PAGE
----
Often when we meet other people, we exchange information about what we “do”—our work, our job, our studies, our recreational activities, hobbies, family obligations and more. Our lives have much doing in them, and that is good and what we’re made for.

Just as much, though, we are made to “be.” I don’t think I’ve ever had an introduction to someone in which we shared right away with each other our practices of contemplation or meditation. Many do not have such a practice; others are shy or private about sharing their practice. Yet how we learn to “be” is the other part of the rhythm of a life worth living. For the spiritual journey of life, we need both compassionate action and contemplative practice. 

Reverend Anita Warner

Western religious traditions often refer to contemplation, whereas Eastern religious traditions often refer to meditation. While there are many and varied practices of contemplation and meditation, they are all part of long traditions that ground human beings in unity with divine being, harmony and love. 

If this is new for you but you have an interest in this, ask your own local faith community members and leaders about contemplative or meditation practices that they teach.

Our fractious, polarized world needs people who can see and act on new ways of relating and being. In the contemplative practices taught by my Christian tradition, the Spirit of God frees us from taking sides and allows us to remain content in the partial darkness of every situation long enough to let it teach, broaden and enrich us. Silence surrounds every “I know” with a humble and patient “I don’t know.” It protects the autonomy and dignity of events, persons, animals and all created things.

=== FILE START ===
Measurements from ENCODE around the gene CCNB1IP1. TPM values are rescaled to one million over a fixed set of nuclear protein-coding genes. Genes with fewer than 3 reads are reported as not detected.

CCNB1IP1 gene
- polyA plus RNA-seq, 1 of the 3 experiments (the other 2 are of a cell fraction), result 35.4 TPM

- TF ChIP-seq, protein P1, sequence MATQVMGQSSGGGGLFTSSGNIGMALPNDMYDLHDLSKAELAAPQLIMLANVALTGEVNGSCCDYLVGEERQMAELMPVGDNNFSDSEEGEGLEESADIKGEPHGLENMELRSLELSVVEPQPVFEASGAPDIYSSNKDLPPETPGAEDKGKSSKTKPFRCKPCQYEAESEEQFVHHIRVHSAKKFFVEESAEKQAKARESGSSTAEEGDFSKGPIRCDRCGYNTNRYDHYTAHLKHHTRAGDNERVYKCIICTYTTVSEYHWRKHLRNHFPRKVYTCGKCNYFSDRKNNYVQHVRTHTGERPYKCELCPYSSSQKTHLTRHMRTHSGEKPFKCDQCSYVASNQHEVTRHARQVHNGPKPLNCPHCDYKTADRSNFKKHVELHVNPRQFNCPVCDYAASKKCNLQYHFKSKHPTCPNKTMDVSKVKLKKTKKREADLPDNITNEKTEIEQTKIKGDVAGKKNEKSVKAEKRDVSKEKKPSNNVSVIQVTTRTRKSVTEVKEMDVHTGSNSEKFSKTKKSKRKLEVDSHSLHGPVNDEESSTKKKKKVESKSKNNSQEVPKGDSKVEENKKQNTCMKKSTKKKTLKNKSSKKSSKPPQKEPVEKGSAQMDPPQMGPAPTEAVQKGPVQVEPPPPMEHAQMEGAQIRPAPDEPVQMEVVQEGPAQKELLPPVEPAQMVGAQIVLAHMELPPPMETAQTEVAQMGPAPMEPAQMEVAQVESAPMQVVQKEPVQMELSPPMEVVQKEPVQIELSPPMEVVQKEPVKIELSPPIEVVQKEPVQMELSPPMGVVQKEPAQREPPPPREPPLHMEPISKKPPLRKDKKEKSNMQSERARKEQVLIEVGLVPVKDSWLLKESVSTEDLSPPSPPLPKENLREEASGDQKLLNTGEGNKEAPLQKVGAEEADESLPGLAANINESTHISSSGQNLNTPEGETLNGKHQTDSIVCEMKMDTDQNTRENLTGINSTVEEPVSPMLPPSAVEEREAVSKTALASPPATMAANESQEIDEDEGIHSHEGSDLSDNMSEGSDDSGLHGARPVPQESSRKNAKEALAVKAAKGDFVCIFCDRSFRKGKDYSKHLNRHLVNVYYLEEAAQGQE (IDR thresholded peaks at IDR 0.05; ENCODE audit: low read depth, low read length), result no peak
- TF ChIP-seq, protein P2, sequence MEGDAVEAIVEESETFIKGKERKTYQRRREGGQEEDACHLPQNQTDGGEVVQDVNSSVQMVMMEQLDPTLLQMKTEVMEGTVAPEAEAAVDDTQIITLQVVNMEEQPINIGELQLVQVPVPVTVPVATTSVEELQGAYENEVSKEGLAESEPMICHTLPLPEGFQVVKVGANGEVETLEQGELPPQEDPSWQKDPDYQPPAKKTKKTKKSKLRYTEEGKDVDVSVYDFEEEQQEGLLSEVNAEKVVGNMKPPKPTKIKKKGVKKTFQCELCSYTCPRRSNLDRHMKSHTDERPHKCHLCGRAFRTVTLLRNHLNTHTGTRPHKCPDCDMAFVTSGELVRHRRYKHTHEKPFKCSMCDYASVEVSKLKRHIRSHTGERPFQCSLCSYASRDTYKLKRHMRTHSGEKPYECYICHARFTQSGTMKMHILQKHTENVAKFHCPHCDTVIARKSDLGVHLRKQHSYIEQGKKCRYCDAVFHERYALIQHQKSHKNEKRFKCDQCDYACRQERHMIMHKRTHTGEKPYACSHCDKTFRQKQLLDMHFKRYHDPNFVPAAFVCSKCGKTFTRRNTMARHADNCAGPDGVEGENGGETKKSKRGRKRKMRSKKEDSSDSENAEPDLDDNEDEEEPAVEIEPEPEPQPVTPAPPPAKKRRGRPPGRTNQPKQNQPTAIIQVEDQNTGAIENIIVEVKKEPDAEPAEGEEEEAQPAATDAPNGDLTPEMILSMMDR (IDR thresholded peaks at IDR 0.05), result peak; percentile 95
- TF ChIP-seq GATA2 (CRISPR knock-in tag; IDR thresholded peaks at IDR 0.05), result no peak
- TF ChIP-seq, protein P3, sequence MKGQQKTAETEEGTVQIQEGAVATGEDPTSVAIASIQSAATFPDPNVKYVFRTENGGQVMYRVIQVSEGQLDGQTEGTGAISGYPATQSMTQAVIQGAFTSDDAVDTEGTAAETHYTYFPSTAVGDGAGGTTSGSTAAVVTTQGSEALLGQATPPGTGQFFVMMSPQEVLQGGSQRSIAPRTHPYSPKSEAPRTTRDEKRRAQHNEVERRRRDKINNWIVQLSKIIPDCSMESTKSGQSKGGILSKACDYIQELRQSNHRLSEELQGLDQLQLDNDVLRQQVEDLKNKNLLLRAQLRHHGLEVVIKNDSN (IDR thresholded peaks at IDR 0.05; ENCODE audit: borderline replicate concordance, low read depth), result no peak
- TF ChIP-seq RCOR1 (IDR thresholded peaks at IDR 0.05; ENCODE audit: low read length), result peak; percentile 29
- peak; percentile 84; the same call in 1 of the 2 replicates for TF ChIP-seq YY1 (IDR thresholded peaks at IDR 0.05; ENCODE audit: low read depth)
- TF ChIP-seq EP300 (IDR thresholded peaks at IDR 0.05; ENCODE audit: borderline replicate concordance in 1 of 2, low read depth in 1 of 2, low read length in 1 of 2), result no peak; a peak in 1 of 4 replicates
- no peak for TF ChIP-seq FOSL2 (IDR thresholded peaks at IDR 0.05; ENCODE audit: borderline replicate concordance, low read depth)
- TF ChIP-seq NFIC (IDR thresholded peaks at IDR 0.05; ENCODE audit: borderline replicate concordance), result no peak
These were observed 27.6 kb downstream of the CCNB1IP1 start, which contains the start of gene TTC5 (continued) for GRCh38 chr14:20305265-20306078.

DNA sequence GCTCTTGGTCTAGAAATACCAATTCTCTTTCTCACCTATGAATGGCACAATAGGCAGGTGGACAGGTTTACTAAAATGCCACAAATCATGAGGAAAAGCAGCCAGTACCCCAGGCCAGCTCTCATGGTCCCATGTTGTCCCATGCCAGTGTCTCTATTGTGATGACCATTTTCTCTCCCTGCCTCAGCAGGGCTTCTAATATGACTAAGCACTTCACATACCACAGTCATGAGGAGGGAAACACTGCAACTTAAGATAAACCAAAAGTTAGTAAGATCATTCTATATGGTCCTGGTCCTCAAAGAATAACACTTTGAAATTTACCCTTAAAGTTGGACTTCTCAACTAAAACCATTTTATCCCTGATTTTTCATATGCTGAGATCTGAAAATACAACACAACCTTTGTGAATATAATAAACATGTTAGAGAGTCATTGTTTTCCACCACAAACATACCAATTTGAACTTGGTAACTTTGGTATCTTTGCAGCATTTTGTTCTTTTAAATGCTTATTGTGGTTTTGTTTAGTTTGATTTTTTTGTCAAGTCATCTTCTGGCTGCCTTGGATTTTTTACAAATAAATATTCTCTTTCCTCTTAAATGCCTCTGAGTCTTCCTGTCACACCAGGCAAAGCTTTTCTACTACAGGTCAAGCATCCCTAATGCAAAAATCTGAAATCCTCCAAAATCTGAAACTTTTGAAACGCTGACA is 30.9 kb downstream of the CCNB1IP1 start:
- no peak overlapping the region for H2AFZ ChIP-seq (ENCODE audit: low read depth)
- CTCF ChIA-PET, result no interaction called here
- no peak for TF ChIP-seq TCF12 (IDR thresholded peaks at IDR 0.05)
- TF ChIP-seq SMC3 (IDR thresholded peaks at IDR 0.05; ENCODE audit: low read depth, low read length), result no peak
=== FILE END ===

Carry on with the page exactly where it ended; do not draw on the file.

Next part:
Contemplation works with our amazing, unmatched human consciousness. Through periods of restful awareness, we gain capacities of seeing and listening and acting with compassion in all our periods of activity. People who alternate between contemplation and action, in daily and weekly patterns, often are transformational leaders in their families, communities, schools, workplaces, and sometimes even nations and the world.

Contemplative practice can sometimes reveal to us a nonviolent “new way” like that of Jesus, in which we do not react violently to evil, do not counter evil in kind, do not let evil dictate the terms of our opposition, do not let violence lead us to mirror our opponent. Rather, a creative, active step forward in love can reveal truth for oneself and for the community. That is action that flows from contemplation. Action like this is serious engagement with the suffering of the world, beyond our own in-groups and affinities.

What about you, dear reader? What contemplative practices are you engaged in, or are you open to learn? May you be supported by God growing peace within you, your home, and our community.

Rev. Anita R. Warner ([email protected]) serves as Pastor of Advent Lutheran Church in Morgan Hill and is a founding member of the Interfaith Clergy Alliance.

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